5 Ways the Community Can Help Local Businesses

September 22, 2021

Local businesses are hurting with the effects of the Covid pandemic, especially the ones which depend on foot traffic like malls, restaurants, beauty salons, etc. Although foot traffic alone is not the only way to drive sales, repeat customers who like the barbershop in town, for example, cannot get their hair or beard professionally trimmed. Some restaurants have been able to sustain themselves with food Curbside pickup and deliveries, but how about the ones that can’t afford to keep doing business that way for months in? Major retailers generally have cash reserves, but chances are, the small papa shop down the street does not; this is how it usually is. Small local businesses usually do not have cash reserves to sustain themselves for many months closed or only getting 50% or less of their sales in. So, unfortunately, when driving by or walking around in the nice weather, we are seeing many favorite small places that have closed their doors permanently.

As a community and as consumers (at least the ones that have not been so badly affected by this pandemic), there are things we can do to help some of these small businesses to stay afloat. Let’s check them out!


1- Reschedule Planned Events

Imagine all of a sudden having all the scheduled events canceled from your agenda by customers you counted with having that income flowing in. This must be terrifying if you are the owner of a locally owned event space. If the money you already put down as a placeholder or deposit and it won’t affect your life not having that money now, you can reschedule the event instead of asking for a refund and canceling it altogether.


2- Buy Gift Cards

Buy getting gift cards from your favorite places (the ones that offer them), it keeps some cash flow coming in and you can save it for later and look forward to doing something fun when all this is over. Some employers have had to cut their workers’ hours but having such a cash flow can help small businesses pay their hourly workers.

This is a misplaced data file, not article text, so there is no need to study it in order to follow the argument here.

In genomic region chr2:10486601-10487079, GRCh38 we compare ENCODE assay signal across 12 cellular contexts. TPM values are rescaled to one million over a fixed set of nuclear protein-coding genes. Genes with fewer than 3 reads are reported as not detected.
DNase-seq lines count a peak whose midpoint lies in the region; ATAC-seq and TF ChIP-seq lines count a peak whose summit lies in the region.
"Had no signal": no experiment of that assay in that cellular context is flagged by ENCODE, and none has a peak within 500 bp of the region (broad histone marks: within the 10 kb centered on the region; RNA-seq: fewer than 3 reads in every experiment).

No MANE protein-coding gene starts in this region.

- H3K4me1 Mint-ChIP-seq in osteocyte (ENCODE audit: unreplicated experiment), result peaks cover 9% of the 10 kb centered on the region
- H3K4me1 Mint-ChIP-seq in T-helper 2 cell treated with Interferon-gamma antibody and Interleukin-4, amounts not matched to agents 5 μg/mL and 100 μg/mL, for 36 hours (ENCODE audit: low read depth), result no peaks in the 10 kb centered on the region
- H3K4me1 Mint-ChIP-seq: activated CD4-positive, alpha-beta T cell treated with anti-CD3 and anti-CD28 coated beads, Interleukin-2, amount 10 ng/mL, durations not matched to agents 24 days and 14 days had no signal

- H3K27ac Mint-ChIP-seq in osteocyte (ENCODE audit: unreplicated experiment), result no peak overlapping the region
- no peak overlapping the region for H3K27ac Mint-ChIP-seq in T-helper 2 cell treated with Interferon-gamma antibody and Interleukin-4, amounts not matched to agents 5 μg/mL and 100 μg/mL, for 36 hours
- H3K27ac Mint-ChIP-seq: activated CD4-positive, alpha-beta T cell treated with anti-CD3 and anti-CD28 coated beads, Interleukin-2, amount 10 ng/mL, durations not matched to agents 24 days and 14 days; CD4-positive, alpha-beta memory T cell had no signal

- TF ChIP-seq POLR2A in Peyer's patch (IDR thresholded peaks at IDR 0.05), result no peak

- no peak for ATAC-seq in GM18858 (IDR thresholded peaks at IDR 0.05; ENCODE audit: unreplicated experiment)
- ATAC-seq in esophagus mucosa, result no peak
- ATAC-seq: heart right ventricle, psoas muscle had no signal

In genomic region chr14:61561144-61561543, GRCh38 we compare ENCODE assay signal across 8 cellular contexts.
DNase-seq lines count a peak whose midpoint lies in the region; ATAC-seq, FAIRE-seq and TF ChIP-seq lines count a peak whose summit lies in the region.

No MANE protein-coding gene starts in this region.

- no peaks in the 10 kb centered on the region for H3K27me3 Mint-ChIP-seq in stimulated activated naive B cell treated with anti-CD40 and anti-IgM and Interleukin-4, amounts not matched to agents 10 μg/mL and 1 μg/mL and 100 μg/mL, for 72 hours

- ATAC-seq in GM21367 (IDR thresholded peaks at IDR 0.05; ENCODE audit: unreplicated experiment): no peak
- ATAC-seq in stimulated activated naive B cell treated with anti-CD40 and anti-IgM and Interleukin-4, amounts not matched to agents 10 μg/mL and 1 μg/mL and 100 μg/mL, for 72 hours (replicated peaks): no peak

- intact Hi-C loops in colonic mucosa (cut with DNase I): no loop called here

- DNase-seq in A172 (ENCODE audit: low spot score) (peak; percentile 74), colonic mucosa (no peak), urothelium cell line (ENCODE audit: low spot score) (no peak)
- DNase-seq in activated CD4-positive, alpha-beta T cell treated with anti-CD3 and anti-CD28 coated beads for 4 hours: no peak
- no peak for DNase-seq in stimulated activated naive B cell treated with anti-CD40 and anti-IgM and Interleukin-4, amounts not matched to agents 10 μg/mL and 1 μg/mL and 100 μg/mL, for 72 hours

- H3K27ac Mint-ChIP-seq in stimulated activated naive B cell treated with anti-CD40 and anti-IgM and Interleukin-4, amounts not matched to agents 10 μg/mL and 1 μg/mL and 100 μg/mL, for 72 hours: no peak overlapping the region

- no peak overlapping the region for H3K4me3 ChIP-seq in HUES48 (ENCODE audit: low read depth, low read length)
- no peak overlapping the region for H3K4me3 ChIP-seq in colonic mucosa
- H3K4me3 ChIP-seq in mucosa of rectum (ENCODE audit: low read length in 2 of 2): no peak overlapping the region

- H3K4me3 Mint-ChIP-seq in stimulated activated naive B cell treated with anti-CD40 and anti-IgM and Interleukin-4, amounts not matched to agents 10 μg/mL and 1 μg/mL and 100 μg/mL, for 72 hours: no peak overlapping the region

3- Acknowledge Your Favorite Places on Social Media

Up until a couple of months ago, people were staying more at home due to social distancing, which meant there were more eyes on social media pages browsing around, killing the “spare” time they once wished for but couldn’t have. Whether you “liked” a page, gave a “thumbs up” or highlighted the local business in any manner, your network of friends, family, and colleagues may receive some sort of notification in their dashboard and come to the knowledge about the existence of that local business and that it is a good place to obtain products or services from (if they don’t know about it yet). In other words, let your network know that your favorite local business exists and encourage them to support them and do the same – pass the word along.


4- Call Them for Delivery Service

Many small businesses have had to adjust. Therefore, they may be now offering services they didn’t before such as delivery, and may now be taking part in the delivery fever. Big players like Amazon have become richer during this time, so before you hit that “Proceed to Checkout” button, be an investor in local businesses and give the small players a chance to order and deliver supplies to you.


5- Try a Local Business Directory

Besides doing your search for local businesses here on Yebble, you can also try your city’s Chamber of Commerce where, hopefully, your local business has already placed their business listing to make it easier for you to find the service you need. Online business directories such as Woostah for all of Massachusetts, help small businesses connect to potential local customers. Whether it be a plastering contractor to repair your walls and ceilings and a painting company to provide you with interior and exterior painting services, or an insurance agent to provide coverage for your assets, it is not difficult to locate local businesses for your needs (granted you don’t live in a remote area).


As a community, we can do a lot for our small businesses to stay afloat. One individual with limited resources may not be able to do a whole lot by him/herself, but as a team of committed individuals, we can punch a hole and make a difference. As most businesses across the nation have re-opened their doors or are getting ready to do so, many may still be struggling as they adjust and try to abide by new guides and restrictions. So, let’s do our part!